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CONSTRUCTION MATERIALS and CONCRETE

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Presentation on theme: "CONSTRUCTION MATERIALS and CONCRETE"— Presentation transcript:

1 CONSTRUCTION MATERIALS and CONCRETE
BARAN ARSLAN AYÇA ŞEKER SERKAN KOÇ T.GİZEM AKSOY A.DİLEK SAYINTA

2 GOALS To give brief information about
Concrete-properties,production,composition Cement-types of cement,mostly used cement Construction Materials-mostly used ones. To give ideas about how presentation is made To upgrade our skills on making presentation

3 Outline CONCRETE 1-What is concrete? 2-Composition of concrete Water
Aggregates Reinforcement Chemical admixtures Cement 3-Concrete production Mixing Concrete Workability Curing

4 Outline continued References 4-Properties of Concrete
5-Types of Concrete 6-Concrete Testing 7-Concrete Recycling CONSTRUCTION MATERIALS Asphalt Aggregate Brick Gypsum References

5 CONCRETE WHAT IS CONCRETE?
Construction material Mixture of portland cement, water, aggregates, and in some cases, admixtures. The cement and water form a paste that hardens and bonds the aggregates together. Often looked upon as “man made rock”. Versatile construction material, adaptable to a wide variety of agricultural and residential uses. Strong, durable, versatile, and economical.

6 CONCRETE Can be placed or molded into virtually any shape and reproduce any surface texture. The most widely used construction material in the world. In the United States almost twice as much concrete is used as all other construction materials combined. The ready-mix concrete producer has made concrete an appropriate construction material for many applications.

7 Composition of concrete
Water Aggregates Chemical admixtures Cement

8 WATER Good water is essential for quality concrete.
Should be good enough to drink--free of trash, organic matter and excessive chemicals and/or minerals. The strength and other properties of concrete are highly dependent on the amount of water and the water-cement ratio.

9 AGGREGATES Aggregates occupy 60 to 80 percent of the
volume of concrete. Sand, gravel and crushed stone are the primary aggregates used. All aggregates must be essentially free of silt and/or organic matter.

10 CHEMİCAL ADMİXTURES Materials in the form of powder or fluids that are added to the concrete to give it certain characteristics not obtainable with plain concrete mixes. In normal use, admixture dosages are less than 5% by mass of cement, and are added to the concrete at the time of batching/mixing.

11 CHEMİCAL ADMİXTURES The most common types of admixtures are:
Accelerators : - Speed up the hydration (hardening) of the concrete. - Typical materials used are CaCl2 and NaCl. Acrylic retarders : -Slow the hydration of concrete, and are used in large or difficult pours. - Typical retarder is table sugar, or sucrose (C12H22O11).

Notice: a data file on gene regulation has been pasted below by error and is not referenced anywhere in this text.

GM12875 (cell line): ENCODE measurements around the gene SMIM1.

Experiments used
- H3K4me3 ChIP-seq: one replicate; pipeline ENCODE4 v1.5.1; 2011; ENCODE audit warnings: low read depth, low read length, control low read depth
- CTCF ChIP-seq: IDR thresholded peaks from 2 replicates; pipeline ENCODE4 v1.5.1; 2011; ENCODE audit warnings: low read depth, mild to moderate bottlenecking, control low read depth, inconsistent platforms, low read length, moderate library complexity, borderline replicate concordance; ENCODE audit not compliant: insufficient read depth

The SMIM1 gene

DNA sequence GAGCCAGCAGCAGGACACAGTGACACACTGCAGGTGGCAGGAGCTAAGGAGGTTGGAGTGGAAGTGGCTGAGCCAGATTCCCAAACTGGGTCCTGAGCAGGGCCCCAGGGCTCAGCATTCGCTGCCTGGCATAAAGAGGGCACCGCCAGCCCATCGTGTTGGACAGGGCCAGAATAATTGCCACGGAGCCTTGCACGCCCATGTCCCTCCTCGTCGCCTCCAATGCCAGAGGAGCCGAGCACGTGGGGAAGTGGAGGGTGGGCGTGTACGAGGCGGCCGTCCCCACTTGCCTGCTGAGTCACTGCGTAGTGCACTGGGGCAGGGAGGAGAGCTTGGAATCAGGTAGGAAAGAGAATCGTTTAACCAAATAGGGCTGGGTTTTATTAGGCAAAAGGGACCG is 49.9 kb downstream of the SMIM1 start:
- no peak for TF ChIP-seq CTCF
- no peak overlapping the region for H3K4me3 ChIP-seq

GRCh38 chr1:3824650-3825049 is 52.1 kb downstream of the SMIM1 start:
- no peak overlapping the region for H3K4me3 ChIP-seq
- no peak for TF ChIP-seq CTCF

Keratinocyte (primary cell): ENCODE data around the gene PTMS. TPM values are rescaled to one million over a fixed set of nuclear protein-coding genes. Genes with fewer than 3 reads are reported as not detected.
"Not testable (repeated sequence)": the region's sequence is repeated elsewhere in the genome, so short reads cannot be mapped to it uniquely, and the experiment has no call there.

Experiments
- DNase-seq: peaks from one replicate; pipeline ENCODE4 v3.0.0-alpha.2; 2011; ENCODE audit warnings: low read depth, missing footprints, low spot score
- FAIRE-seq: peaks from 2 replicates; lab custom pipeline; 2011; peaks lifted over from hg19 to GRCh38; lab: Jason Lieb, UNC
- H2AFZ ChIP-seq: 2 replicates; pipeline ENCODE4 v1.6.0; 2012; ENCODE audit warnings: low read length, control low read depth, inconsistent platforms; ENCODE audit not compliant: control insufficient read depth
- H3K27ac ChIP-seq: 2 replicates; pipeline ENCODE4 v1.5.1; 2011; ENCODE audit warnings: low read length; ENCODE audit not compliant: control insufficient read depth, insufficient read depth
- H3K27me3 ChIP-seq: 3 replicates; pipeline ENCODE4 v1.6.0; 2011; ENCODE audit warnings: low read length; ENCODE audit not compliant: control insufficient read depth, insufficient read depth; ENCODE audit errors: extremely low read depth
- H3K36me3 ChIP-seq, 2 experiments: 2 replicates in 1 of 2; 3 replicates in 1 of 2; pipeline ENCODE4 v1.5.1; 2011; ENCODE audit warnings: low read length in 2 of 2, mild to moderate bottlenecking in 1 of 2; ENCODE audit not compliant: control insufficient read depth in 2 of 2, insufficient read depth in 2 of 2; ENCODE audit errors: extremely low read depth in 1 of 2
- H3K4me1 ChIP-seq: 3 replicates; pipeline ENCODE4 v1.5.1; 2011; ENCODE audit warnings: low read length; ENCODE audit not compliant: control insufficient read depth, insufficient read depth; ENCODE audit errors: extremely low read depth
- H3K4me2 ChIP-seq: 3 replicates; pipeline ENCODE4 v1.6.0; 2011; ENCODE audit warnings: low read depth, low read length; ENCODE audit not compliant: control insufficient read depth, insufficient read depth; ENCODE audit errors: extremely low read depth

12 CHEMICAL ADMIXTURES Air Entraining agents:
-The most commonly used admixtures for agricultural concrete. -Produce microscopic air bubbles throughout the concrete. -Entrained air bubbles: Improve the durability of concrete exposed to moisture and freeze/thaw action. Improve resistance to scaling from deicers and corrosive agents such as manure or silage.

13 CHEMICAL ADMIXTURES Water-reducing admixtures
-Increase the workability of plastic or "fresh" concrete, allowing it be placed more easily, with less consolidating effort. -High-range water-reducing admixtures are a class of water-reducing admixtures Increase workability Reduce the water content of a concrete. Improves its strength and durability characteristics.

14 REINFORCEMENT Strong in compression, as the aggregate efficiently carries the compression load. Weak in tension as the cement holding the aggregate in place can crack, allowing the structure to fail. Reinforced concrete solves these problems by adding either metal reinforcing bars, steel fibers, glass fiber, or plastic fiber to carry tensile loads.

15 CEMENT Crystalline compound of calcium silicates and other calcium compounds having hydraulic properties. Considered hydraulic because of their ability to set and harden under or with excess water through the hydration of the cement’s chemical compounds or minerals

16 CEMENT Uses Main use is in the fabrication of concrete and mortars
Modern uses -Building (floors, beams, columns, roofing, piles, bricks, mortar, panels, plaster) -Transport (roads, pathways, crossings, bridges, viaducts, tunnels, parking, etc.) -Water (pipes, drains, canals, dams, tanks, pools, etc.) -Civil (piers, docks, retaining walls, silos, warehousing, poles, pylons, fencing) -Agriculture (buildings, processing, housing, irrigation)

17 CEMENT HYDRAULIC CEMENTS:
Hydraulic lime: Only used in specialized mortars. Made from calcination of clay-rich limestones. Natural cements: Misleadingly called Roman. It is made from argillaceous limestones or interbedded limestone and clay or shale, with few raw materials. Because they were found to be inferior to portland, most plants switched. Portland cement: Artificial cement. Made by the mixing clinker with gypsum in a 95:5 ratio.

18 CEMENT Portland-limestone cements: Large amounts (6% to 35%) of ground limestone have been added as a filler to a portland cement base. Blended cements: Mix of portland cement with one or more SCM (supplementary cemetitious materials) like pozzolanic additives. Pozzolan-lime cements: Original Roman cements. Only a small quantity is manufactured in the U.S. Mix of pozzolans with lime.